This package provides binary operators which allow for easy and more readable point-free function composition.
These are nearly identical to
>>>, the only difference being
.> is left-associative whereas
>>> is right-associative.
These operators let you compose a function of two arguments with a function of one argument.
f <.. g = \x y -> f (g x y)
Operators of this type exist up to
Here we encounter a new convention. While the
. has represented an argument that will be put through both functions, the
~ represents an argument that goes straight to the outer function.
f <~. g = \x y -> f x (g y)`
All permutations of up to 4
.s where the symbols don't mix, the
~s are ahead of the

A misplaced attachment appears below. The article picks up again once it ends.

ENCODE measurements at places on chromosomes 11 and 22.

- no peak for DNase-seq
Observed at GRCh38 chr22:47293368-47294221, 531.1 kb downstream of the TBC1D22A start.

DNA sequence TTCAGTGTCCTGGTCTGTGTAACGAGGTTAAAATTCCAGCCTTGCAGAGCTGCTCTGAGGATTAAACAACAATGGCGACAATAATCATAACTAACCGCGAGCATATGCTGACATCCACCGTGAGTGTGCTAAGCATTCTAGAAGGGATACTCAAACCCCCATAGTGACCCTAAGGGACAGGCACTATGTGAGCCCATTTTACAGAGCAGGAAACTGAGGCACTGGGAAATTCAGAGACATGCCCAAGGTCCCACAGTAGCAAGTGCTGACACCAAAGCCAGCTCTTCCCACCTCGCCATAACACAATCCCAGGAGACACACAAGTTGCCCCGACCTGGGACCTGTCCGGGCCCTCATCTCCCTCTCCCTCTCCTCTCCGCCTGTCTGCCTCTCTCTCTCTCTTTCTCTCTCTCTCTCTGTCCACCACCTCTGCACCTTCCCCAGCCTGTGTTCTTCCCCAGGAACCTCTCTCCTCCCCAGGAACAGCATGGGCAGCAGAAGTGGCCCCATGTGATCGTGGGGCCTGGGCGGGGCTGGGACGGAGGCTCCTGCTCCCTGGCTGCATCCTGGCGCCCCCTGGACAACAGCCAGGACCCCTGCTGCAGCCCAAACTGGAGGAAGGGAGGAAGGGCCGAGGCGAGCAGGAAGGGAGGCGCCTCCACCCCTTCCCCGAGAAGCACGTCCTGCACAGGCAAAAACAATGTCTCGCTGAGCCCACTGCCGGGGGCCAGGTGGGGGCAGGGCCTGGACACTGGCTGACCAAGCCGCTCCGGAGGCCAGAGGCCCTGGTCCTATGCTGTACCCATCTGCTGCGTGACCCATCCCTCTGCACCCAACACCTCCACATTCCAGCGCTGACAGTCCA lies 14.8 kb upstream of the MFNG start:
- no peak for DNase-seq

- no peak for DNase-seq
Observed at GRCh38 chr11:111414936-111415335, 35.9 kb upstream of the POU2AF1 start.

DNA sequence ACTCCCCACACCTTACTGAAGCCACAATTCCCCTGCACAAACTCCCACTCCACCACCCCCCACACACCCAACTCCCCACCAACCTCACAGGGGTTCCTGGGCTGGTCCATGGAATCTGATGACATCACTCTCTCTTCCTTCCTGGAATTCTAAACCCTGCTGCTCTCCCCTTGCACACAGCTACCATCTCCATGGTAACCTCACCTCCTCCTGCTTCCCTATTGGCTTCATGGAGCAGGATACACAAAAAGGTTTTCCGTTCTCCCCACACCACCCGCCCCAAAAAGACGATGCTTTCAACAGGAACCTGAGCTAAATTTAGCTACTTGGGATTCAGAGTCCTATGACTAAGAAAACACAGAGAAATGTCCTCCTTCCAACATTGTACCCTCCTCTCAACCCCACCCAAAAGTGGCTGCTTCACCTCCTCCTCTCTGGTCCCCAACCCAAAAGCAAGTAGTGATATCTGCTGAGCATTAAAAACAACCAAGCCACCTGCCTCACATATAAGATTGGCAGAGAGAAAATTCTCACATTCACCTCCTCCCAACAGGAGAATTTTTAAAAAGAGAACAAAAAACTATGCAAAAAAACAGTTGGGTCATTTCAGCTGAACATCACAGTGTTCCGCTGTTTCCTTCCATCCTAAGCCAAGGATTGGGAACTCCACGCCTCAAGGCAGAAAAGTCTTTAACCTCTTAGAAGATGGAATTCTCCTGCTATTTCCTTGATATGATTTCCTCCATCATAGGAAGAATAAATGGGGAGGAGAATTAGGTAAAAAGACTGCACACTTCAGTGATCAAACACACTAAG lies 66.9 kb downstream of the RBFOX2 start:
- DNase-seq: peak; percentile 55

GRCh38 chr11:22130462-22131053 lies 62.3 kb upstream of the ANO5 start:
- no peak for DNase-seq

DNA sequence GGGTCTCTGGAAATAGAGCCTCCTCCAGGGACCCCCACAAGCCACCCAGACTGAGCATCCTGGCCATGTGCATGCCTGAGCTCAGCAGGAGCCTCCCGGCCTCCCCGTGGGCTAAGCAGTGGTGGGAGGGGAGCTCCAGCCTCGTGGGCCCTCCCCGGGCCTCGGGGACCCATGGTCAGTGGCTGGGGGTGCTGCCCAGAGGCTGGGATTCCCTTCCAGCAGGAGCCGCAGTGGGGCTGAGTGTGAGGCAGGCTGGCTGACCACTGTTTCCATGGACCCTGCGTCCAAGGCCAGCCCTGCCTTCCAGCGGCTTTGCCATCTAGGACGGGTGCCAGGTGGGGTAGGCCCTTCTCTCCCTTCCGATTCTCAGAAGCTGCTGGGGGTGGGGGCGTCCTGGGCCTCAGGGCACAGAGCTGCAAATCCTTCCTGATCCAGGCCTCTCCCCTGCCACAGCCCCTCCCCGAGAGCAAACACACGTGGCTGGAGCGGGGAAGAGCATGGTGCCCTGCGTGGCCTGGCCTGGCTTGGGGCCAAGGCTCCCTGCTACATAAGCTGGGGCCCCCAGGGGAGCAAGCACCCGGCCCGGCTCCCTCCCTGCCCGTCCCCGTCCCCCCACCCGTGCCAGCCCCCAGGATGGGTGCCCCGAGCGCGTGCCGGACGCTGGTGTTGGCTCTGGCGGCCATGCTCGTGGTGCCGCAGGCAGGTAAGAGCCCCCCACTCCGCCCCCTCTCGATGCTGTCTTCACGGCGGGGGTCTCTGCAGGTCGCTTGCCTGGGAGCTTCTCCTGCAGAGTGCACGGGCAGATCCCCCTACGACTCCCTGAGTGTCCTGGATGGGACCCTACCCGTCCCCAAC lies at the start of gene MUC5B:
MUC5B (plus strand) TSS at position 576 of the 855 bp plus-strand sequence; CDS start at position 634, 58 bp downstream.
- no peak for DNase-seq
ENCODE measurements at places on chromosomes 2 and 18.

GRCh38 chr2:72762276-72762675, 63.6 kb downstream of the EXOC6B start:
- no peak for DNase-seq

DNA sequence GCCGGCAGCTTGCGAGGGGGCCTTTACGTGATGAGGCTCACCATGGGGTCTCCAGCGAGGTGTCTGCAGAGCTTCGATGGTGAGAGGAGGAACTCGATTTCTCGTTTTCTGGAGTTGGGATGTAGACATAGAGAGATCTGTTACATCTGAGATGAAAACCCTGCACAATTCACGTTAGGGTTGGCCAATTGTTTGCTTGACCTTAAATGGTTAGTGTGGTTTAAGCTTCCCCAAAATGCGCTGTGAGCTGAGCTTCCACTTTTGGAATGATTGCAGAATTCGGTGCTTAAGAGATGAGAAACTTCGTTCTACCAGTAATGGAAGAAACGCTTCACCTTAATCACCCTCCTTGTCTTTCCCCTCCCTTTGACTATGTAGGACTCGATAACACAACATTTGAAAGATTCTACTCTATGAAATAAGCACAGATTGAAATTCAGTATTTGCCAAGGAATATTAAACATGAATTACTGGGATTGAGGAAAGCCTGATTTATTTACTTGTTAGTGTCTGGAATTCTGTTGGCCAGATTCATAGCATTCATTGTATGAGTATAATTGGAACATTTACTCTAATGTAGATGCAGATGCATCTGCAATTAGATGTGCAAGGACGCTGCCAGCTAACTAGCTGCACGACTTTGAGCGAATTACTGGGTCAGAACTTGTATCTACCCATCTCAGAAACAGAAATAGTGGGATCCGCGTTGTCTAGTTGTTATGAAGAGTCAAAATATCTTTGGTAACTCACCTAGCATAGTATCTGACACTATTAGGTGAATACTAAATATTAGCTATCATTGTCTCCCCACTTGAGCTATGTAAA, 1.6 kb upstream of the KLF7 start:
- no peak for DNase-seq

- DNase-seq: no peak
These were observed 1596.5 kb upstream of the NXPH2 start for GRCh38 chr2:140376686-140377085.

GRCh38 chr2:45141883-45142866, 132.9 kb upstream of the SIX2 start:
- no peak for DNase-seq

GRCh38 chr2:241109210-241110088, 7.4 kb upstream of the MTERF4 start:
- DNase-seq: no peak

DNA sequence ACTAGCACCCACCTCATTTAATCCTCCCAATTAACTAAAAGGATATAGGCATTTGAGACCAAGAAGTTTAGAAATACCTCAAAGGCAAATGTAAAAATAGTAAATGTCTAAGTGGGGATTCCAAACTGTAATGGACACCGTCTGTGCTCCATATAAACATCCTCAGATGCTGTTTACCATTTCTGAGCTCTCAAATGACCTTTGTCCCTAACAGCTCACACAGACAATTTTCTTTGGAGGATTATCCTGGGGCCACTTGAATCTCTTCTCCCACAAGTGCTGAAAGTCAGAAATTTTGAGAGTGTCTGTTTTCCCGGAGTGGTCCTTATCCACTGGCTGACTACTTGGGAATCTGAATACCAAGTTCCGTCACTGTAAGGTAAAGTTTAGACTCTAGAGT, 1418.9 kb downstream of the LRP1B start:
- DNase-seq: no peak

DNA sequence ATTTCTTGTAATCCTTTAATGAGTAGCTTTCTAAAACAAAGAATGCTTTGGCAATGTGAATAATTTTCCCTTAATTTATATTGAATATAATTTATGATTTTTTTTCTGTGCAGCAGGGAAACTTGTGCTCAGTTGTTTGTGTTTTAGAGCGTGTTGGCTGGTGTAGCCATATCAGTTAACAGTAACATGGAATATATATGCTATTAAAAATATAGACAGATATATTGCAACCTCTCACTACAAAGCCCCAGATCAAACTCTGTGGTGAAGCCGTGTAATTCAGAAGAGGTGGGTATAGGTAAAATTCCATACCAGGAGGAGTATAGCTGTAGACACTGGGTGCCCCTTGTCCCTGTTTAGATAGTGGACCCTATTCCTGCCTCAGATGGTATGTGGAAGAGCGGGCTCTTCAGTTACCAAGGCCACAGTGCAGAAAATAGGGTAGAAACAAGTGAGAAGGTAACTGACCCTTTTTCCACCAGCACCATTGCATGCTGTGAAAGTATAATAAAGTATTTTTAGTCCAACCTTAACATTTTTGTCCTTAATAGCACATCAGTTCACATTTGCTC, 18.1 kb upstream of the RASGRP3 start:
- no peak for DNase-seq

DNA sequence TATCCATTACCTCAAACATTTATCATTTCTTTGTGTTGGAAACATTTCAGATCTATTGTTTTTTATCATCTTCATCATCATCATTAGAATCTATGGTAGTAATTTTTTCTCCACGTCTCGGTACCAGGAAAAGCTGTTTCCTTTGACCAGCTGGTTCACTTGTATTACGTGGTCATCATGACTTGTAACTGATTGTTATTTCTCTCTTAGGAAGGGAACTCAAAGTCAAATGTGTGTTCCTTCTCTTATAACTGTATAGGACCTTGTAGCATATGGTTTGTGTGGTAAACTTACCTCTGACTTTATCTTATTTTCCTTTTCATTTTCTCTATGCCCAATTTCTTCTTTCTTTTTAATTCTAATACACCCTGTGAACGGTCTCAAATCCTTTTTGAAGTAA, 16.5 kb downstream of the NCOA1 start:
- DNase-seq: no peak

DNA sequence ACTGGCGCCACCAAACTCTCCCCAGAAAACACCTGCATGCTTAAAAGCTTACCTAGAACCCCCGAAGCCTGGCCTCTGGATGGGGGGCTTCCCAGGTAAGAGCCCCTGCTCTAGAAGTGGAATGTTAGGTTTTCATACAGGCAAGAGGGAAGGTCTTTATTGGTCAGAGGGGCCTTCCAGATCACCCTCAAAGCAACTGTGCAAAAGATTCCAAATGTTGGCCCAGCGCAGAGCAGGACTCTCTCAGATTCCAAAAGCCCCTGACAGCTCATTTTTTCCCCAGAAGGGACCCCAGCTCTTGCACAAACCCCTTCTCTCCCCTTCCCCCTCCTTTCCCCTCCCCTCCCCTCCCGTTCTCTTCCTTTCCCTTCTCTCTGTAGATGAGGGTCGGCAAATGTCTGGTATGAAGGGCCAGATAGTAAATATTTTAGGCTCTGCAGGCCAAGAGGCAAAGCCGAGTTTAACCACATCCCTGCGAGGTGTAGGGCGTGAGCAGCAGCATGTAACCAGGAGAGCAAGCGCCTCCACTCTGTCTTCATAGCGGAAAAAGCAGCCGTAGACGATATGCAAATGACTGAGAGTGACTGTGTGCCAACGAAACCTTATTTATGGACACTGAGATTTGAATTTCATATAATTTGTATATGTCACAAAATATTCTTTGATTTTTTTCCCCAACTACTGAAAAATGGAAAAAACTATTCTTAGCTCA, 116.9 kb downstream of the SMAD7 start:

.s, with at least one
. exist as operators.
Using the convention we just introduced above, you might be able to guess what these operators do. They allow you to apply an argument to the second position in a function.
f ~$ y = \x -> f x y
~$ is actually the familiar
flip function in operator form! These operators exist up to
Not only do these operators allow you to compose functions nicely, they also compose well with each other! Say I wanted to write
\x y -> f (g x) (h y)
point-free. No single operator can do that for you, but by combining them we can achieve this!
f <. g <~. h